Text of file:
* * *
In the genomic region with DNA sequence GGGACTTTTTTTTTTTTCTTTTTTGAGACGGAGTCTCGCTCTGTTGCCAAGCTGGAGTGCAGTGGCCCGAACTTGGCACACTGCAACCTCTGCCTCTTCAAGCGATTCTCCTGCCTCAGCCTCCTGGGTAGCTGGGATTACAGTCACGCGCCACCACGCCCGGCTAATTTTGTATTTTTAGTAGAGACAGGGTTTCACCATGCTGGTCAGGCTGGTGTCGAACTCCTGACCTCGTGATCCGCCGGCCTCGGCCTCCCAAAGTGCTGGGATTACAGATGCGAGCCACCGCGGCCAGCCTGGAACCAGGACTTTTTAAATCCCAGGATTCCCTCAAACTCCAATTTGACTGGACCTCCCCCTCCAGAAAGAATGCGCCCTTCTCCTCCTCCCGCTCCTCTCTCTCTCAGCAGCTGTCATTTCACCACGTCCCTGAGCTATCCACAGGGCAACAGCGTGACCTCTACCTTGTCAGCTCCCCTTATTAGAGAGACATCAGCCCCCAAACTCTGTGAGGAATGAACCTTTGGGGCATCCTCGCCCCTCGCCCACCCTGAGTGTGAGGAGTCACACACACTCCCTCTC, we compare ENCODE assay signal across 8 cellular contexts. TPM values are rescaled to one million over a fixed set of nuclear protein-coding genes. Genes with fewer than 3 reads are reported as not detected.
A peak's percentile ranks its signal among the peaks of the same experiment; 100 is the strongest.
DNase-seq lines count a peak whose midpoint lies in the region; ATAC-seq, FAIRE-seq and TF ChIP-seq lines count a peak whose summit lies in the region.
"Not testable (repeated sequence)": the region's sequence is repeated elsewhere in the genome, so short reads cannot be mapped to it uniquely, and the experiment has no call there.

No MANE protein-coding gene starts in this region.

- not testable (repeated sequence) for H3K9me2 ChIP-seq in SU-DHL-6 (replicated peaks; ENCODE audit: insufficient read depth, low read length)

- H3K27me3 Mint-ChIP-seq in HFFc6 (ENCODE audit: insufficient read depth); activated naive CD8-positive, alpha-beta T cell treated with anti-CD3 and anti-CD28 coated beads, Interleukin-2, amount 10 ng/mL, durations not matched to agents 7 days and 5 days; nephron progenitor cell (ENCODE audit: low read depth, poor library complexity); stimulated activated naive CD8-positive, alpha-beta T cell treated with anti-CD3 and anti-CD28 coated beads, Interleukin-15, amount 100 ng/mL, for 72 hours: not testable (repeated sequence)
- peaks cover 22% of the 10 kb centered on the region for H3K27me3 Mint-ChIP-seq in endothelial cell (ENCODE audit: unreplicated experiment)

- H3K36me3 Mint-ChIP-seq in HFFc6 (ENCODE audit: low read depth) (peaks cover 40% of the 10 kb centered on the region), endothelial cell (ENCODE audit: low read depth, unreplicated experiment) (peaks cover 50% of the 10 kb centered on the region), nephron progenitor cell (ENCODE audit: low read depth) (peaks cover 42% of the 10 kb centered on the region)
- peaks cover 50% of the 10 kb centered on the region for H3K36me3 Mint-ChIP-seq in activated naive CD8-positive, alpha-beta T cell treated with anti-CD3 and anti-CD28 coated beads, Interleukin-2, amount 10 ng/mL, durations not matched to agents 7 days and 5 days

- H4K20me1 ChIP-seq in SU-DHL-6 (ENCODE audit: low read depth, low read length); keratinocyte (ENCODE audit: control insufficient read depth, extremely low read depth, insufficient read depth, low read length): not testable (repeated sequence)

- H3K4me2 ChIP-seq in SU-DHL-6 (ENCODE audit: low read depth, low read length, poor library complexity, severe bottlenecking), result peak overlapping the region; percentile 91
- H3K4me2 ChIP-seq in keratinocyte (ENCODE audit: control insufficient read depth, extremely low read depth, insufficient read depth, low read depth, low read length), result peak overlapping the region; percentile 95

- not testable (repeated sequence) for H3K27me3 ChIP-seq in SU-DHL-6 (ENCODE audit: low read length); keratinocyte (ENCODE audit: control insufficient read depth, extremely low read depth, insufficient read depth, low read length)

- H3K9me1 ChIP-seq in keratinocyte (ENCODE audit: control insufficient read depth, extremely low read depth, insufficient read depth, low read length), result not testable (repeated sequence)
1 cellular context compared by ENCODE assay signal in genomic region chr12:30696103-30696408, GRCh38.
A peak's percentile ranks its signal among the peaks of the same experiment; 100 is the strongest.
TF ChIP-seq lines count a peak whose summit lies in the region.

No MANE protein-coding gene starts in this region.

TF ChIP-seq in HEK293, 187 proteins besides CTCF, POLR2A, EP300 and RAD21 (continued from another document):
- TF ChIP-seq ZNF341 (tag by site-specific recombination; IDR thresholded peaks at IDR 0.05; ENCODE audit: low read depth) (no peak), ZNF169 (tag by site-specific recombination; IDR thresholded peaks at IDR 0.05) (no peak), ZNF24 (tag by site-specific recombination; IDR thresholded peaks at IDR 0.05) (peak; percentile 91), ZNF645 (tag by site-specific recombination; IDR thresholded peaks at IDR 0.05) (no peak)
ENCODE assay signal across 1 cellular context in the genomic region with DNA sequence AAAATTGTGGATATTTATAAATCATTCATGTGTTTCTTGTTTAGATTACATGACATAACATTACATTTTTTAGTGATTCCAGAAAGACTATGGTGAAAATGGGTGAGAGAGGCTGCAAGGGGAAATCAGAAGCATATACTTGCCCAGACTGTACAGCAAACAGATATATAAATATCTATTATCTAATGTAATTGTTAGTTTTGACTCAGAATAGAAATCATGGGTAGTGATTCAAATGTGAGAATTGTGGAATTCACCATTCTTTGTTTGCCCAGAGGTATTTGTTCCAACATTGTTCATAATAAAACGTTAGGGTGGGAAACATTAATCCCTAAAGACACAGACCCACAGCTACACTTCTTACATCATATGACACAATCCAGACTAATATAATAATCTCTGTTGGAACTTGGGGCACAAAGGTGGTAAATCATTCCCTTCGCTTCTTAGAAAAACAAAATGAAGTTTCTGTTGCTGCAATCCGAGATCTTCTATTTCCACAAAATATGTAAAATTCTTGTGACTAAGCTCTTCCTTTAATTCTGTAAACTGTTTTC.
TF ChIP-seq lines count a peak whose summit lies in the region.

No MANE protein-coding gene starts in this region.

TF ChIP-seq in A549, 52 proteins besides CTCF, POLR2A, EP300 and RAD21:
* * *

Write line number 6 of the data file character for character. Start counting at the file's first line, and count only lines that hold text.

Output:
- not testable (repeated sequence) for H3K9me2 ChIP-seq in SU-DHL-6 (replicated peaks; ENCODE audit: insufficient read depth, low read length)